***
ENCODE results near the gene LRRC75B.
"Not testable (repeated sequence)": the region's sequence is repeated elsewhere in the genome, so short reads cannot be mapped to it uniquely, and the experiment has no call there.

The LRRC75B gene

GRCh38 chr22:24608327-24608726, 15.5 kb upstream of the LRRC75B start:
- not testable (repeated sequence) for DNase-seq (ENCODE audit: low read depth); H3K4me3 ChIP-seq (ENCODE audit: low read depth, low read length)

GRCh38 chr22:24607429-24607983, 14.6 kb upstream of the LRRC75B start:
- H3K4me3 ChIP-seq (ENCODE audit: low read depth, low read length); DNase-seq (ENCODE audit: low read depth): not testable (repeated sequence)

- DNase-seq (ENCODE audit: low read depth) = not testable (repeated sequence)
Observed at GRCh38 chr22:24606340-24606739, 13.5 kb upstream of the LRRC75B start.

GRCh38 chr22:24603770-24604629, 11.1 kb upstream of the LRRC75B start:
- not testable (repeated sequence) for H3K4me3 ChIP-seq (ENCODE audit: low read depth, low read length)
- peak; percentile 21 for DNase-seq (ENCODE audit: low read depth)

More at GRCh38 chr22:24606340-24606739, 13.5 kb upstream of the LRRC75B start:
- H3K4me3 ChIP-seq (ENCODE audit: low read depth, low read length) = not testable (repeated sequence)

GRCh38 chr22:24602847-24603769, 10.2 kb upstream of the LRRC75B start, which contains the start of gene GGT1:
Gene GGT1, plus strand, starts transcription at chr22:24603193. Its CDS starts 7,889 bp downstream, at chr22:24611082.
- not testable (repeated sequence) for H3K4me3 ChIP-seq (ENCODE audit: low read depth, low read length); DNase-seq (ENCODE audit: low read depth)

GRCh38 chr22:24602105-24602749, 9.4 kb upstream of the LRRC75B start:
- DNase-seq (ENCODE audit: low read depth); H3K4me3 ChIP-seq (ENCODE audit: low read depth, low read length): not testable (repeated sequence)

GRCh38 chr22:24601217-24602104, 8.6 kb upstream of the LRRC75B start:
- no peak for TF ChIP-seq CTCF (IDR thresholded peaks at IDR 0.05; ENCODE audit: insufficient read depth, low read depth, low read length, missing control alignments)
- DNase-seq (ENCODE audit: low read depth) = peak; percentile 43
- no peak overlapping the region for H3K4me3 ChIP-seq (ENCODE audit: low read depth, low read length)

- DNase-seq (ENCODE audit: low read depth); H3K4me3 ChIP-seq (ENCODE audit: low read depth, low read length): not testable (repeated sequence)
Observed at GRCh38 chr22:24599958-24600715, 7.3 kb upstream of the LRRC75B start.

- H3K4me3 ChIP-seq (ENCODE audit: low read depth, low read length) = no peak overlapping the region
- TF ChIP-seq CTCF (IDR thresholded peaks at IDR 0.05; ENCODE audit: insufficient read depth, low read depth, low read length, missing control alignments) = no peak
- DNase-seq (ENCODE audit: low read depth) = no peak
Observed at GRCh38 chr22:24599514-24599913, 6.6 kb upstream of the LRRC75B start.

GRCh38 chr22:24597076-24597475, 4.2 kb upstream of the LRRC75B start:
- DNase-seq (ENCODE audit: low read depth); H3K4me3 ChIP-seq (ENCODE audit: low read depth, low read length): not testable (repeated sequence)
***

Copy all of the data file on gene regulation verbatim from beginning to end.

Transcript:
ENCODE results near the gene LRRC75B.
"Not testable (repeated sequence)": the region's sequence is repeated elsewhere in the genome, so short reads cannot be mapped to it uniquely, and the experiment has no call there.

The LRRC75B gene

GRCh38 chr22:24608327-24608726, 15.5 kb upstream of the LRRC75B start:
- not testable (repeated sequence) for DNase-seq (ENCODE audit: low read depth); H3K4me3 ChIP-seq (ENCODE audit: low read depth, low read length)

GRCh38 chr22:24607429-24607983, 14.6 kb upstream of the LRRC75B start:
- H3K4me3 ChIP-seq (ENCODE audit: low read depth, low read length); DNase-seq (ENCODE audit: low read depth): not testable (repeated sequence)

- DNase-seq (ENCODE audit: low read depth) = not testable (repeated sequence)
Observed at GRCh38 chr22:24606340-24606739, 13.5 kb upstream of the LRRC75B start.

GRCh38 chr22:24603770-24604629, 11.1 kb upstream of the LRRC75B start:
- not testable (repeated sequence) for H3K4me3 ChIP-seq (ENCODE audit: low read depth, low read length)
- peak; percentile 21 for DNase-seq (ENCODE audit: low read depth)

More at GRCh38 chr22:24606340-24606739, 13.5 kb upstream of the LRRC75B start:
- H3K4me3 ChIP-seq (ENCODE audit: low read depth, low read length) = not testable (repeated sequence)

GRCh38 chr22:24602847-24603769, 10.2 kb upstream of the LRRC75B start, which contains the start of gene GGT1:
Gene GGT1, plus strand, starts transcription at chr22:24603193. Its CDS starts 7,889 bp downstream, at chr22:24611082.
- not testable (repeated sequence) for H3K4me3 ChIP-seq (ENCODE audit: low read depth, low read length); DNase-seq (ENCODE audit: low read depth)

GRCh38 chr22:24602105-24602749, 9.4 kb upstream of the LRRC75B start:
- DNase-seq (ENCODE audit: low read depth); H3K4me3 ChIP-seq (ENCODE audit: low read depth, low read length): not testable (repeated sequence)

GRCh38 chr22:24601217-24602104, 8.6 kb upstream of the LRRC75B start:
- no peak for TF ChIP-seq CTCF (IDR thresholded peaks at IDR 0.05; ENCODE audit: insufficient read depth, low read depth, low read length, missing control alignments)
- DNase-seq (ENCODE audit: low read depth) = peak; percentile 43
- no peak overlapping the region for H3K4me3 ChIP-seq (ENCODE audit: low read depth, low read length)

- DNase-seq (ENCODE audit: low read depth); H3K4me3 ChIP-seq (ENCODE audit: low read depth, low read length): not testable (repeated sequence)
Observed at GRCh38 chr22:24599958-24600715, 7.3 kb upstream of the LRRC75B start.

- H3K4me3 ChIP-seq (ENCODE audit: low read depth, low read length) = no peak overlapping the region
- TF ChIP-seq CTCF (IDR thresholded peaks at IDR 0.05; ENCODE audit: insufficient read depth, low read depth, low read length, missing control alignments) = no peak
- DNase-seq (ENCODE audit: low read depth) = no peak
Observed at GRCh38 chr22:24599514-24599913, 6.6 kb upstream of the LRRC75B start.

GRCh38 chr22:24597076-24597475, 4.2 kb upstream of the LRRC75B start:
- DNase-seq (ENCODE audit: low read depth); H3K4me3 ChIP-seq (ENCODE audit: low read depth, low read length): not testable (repeated sequence)